The lifeblood of Etro is the paisley pattern on which Gimmo Etro founded the family business in 1968. Wisely sensing that there is only a finite amount of inspiration to be derived from the print, Gimmo's daughter Veronica masterfully advanced it today by reconfiguring flora and fauna as a paisley for the future. She did it by engineering hand-painted prints for the entire collection. If they played as a comprehensive "fuck you" to the digital age, it was the more elevated notion of the hands-on artisanship of Japan that was Veronica's touchstone. (After Prada last night, we may have a developing story on our hands here.) She was feeling the primal discipline: martial arts, Orientalist paintings, the ingenuity of a dress cut from a square of fabric, the tradition of intricate knotting. But if her initial outfits took shape somewhere between the kimono and the judo suit, the collection expanded to embrace everything east of the Bosporus. The one-shouldered swag of an Indian sari, the elegance of a Chinese cheongsam, the attenuated line of a Nepalese kurta with matching pants, the airiness of a Persian caftan—the show turned into a veritable atlas of style.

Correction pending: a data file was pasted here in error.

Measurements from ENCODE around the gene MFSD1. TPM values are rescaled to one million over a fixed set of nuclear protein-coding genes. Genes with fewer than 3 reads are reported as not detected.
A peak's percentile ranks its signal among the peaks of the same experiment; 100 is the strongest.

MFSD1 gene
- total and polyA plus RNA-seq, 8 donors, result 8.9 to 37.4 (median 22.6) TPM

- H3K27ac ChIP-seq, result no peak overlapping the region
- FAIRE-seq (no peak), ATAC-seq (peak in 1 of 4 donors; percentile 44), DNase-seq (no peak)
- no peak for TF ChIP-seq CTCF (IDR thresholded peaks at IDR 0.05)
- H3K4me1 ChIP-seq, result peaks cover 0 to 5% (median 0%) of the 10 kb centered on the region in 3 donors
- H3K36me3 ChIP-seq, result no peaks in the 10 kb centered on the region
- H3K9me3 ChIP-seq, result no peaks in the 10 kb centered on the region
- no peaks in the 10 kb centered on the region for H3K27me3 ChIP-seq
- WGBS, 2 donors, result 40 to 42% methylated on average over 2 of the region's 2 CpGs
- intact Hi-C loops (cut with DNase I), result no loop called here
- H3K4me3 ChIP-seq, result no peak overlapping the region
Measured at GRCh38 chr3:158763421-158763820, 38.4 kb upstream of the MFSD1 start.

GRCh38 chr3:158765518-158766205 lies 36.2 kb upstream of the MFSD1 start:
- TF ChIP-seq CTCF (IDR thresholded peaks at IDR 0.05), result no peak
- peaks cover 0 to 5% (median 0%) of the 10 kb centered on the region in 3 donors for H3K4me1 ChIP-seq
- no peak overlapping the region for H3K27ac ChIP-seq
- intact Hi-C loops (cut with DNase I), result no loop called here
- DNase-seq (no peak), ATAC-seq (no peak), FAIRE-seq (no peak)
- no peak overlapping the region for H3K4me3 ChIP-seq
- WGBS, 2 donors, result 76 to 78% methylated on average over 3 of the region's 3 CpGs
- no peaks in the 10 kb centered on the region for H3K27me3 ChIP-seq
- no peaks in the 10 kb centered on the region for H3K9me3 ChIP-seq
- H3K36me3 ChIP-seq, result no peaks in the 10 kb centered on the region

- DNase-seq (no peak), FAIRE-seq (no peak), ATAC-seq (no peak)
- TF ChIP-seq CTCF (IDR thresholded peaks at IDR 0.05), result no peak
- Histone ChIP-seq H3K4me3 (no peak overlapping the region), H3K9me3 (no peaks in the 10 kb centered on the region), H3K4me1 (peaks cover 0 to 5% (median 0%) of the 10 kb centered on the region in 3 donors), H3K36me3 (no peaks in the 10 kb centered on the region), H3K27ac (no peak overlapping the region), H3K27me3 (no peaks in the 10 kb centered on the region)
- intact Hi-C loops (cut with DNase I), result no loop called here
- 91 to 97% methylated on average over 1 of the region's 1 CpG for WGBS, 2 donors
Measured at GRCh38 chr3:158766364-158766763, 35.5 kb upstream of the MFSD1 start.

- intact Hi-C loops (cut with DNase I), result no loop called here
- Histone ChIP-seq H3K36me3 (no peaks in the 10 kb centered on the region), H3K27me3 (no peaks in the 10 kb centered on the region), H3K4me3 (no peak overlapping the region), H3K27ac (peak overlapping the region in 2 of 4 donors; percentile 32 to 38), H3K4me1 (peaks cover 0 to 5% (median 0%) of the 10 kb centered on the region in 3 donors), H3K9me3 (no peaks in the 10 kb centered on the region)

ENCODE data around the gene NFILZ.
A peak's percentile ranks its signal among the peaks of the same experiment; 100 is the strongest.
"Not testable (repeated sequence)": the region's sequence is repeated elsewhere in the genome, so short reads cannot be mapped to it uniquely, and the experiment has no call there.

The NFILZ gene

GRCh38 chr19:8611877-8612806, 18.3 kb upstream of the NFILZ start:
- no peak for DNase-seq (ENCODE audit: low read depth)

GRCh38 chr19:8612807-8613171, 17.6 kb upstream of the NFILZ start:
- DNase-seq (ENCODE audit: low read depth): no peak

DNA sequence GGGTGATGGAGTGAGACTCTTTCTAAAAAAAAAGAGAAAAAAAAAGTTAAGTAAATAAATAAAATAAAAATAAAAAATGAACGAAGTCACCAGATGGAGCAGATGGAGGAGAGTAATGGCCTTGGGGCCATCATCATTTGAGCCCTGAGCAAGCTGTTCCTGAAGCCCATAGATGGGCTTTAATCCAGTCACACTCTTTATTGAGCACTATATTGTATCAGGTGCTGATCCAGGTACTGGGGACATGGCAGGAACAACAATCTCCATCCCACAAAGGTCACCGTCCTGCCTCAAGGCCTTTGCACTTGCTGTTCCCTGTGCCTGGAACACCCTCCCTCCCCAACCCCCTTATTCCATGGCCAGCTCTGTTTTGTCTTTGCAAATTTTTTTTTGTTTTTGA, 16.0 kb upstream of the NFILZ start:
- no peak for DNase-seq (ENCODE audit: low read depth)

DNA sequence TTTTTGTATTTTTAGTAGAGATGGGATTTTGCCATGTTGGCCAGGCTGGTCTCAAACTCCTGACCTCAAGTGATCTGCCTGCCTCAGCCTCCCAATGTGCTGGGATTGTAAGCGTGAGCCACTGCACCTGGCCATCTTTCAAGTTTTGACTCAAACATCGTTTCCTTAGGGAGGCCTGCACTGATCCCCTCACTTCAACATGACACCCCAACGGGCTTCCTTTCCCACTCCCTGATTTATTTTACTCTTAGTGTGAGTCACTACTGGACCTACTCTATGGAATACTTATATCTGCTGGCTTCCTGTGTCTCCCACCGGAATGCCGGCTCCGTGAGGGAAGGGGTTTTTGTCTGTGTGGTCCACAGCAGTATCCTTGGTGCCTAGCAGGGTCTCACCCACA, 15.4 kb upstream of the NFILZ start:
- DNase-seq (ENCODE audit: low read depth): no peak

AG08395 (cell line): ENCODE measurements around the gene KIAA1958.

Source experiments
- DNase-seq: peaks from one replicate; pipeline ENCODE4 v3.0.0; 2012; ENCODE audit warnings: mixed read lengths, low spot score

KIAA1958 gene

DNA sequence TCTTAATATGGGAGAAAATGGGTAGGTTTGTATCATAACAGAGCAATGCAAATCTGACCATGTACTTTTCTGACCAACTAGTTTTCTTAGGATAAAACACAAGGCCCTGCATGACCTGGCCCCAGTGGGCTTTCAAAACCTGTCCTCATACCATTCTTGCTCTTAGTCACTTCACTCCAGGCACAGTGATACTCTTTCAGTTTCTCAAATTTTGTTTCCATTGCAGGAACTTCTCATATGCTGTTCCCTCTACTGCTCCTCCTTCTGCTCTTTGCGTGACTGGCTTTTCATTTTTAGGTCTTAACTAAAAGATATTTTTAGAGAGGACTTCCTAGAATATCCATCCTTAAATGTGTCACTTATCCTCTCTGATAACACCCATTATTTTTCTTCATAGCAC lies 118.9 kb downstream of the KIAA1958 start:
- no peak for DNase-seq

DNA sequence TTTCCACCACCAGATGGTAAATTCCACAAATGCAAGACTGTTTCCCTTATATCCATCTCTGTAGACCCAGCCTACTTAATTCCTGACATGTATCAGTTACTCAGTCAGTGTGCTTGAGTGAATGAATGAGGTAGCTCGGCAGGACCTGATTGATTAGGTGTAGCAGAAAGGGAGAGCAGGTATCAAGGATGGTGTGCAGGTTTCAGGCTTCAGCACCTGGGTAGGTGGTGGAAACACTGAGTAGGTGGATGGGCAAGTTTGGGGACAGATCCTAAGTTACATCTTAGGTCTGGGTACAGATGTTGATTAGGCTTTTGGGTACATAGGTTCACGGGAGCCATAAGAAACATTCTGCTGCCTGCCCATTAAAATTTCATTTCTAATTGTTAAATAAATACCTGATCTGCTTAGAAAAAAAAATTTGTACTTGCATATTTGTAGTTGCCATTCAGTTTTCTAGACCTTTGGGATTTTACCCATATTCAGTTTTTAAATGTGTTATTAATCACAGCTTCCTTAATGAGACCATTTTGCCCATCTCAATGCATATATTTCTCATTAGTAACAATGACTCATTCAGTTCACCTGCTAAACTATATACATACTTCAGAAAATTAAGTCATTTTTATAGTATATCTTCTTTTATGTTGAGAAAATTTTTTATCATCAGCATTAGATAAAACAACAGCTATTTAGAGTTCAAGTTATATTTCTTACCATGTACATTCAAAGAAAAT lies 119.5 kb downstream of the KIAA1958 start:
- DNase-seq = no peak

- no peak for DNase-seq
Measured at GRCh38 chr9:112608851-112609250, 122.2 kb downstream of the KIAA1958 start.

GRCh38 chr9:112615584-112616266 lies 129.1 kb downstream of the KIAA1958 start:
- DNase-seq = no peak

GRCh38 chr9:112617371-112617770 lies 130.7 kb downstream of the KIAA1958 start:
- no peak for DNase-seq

All the time, Veronica was returning to Etro's wellspring of color and print. Which meant that, for all its peripatetic to-ing and fro-ing, the collection ended up being her most focused to date. Toward the end, she had the smarts to drop some solidly monochrome outfits into the mix, as palette-freshening pauses. And then one final outfit spread abstracted peacock wings and flew away. It made sense that Florence Welch was the soundtrack for the show. There was something about the floaty, caftan-y grandeur of that last look that seemed made for her.